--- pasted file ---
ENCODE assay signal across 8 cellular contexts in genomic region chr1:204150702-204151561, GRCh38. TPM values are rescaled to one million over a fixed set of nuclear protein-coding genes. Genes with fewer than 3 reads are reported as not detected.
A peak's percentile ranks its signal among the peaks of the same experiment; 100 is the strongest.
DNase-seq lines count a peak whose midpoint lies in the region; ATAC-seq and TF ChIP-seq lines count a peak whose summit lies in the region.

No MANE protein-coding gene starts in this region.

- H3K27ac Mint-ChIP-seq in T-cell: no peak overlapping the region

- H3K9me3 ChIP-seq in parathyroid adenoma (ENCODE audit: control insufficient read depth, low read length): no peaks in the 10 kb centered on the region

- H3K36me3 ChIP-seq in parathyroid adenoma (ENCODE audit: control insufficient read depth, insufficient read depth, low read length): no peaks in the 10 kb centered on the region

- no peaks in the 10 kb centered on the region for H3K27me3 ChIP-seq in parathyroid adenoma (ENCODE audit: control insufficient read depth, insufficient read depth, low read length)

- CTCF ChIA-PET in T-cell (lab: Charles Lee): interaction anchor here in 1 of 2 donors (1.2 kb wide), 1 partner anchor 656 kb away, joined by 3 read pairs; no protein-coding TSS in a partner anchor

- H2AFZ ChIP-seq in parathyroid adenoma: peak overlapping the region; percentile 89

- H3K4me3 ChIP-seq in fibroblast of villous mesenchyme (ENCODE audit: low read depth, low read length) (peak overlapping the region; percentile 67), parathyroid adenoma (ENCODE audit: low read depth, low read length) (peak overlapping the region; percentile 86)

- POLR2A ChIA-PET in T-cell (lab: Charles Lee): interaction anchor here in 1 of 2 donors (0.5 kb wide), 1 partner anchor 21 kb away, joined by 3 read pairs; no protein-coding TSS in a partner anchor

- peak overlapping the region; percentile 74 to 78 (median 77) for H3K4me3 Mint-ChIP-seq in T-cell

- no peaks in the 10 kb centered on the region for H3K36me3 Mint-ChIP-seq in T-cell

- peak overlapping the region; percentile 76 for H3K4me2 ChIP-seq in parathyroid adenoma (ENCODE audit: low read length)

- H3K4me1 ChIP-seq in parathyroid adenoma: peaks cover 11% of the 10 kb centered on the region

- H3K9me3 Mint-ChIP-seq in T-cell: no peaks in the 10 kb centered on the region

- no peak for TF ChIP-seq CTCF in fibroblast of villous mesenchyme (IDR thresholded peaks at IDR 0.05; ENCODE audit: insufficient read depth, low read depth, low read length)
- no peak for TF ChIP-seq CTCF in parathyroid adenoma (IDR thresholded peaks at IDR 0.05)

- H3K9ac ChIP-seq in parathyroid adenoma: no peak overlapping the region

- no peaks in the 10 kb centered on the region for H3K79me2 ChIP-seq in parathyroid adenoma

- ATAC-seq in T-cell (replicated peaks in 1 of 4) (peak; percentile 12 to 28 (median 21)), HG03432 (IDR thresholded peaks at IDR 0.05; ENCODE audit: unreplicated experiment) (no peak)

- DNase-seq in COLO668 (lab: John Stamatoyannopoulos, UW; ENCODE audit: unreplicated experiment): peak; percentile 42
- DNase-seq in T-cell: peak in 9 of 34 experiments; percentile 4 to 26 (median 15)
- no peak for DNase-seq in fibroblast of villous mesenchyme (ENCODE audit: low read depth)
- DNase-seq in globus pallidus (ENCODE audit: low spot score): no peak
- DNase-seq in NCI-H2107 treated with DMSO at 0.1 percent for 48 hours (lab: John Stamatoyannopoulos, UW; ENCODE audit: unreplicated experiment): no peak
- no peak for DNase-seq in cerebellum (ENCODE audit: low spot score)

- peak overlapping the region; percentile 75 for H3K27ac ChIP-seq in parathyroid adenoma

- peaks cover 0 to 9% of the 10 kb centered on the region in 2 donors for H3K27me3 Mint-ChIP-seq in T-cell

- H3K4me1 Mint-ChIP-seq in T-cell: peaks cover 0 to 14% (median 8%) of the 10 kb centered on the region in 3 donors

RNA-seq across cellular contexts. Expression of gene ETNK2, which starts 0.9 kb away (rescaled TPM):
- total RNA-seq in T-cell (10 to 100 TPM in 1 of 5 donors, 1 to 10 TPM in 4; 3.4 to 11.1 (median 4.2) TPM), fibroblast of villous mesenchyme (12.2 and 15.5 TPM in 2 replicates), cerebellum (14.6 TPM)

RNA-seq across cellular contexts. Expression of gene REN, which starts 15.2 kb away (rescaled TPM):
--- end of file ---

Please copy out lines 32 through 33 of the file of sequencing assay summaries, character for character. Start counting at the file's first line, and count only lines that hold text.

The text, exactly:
RNA-seq across cellular contexts. Expression of gene ETNK2, which starts 0.9 kb away (rescaled TPM):
- total RNA-seq in T-cell (10 to 100 TPM in 1 of 5 donors, 1 to 10 TPM in 4; 3.4 to 11.1 (median 4.2) TPM), fibroblast of villous mesenchyme (12.2 and 15.5 TPM in 2 replicates), cerebellum (14.6 TPM)